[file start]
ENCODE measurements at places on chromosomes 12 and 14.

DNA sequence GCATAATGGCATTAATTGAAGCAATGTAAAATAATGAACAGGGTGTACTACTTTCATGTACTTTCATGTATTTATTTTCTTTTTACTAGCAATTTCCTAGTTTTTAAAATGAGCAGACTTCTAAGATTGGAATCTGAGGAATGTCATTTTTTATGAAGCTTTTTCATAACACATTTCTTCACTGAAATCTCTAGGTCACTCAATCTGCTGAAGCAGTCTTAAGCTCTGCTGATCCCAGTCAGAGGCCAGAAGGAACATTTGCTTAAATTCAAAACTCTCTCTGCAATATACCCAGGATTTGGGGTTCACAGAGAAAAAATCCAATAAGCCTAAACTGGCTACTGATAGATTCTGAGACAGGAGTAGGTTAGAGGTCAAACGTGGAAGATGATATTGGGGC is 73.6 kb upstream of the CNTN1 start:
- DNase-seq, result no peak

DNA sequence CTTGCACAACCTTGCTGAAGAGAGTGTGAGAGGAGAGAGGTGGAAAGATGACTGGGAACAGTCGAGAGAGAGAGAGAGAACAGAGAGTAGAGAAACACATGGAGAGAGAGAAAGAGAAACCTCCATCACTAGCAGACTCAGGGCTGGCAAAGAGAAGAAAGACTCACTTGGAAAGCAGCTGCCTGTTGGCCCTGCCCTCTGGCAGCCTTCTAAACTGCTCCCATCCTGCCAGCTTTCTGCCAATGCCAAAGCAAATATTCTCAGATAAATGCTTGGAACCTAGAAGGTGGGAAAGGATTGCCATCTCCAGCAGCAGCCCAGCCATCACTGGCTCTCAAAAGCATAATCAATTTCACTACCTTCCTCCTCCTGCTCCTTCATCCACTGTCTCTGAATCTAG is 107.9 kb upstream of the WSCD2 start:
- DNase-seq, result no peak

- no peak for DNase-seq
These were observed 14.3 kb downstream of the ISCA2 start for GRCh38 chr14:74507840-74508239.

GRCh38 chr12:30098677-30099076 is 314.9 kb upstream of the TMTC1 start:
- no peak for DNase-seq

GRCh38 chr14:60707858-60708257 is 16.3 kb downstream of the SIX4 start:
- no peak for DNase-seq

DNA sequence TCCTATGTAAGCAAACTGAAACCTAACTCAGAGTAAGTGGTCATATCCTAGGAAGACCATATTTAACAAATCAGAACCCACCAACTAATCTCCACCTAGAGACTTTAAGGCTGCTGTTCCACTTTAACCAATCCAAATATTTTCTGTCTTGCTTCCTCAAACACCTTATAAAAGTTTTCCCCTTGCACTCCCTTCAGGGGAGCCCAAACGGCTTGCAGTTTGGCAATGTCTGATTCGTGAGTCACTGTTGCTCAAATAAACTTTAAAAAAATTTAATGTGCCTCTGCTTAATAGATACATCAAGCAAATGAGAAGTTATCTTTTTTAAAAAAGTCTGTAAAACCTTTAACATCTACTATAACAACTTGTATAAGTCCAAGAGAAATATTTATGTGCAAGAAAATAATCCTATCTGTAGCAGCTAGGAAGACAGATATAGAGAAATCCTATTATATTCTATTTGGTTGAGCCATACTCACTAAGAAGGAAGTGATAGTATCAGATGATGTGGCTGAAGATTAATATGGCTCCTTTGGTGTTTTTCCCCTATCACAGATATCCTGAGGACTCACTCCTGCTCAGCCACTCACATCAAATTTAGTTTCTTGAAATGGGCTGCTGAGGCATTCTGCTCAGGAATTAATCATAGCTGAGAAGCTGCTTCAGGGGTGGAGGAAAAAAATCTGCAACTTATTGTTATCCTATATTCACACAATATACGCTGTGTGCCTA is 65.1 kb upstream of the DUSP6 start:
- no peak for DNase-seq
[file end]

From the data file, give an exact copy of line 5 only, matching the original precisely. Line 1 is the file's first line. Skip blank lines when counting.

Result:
- DNase-seq, result no peak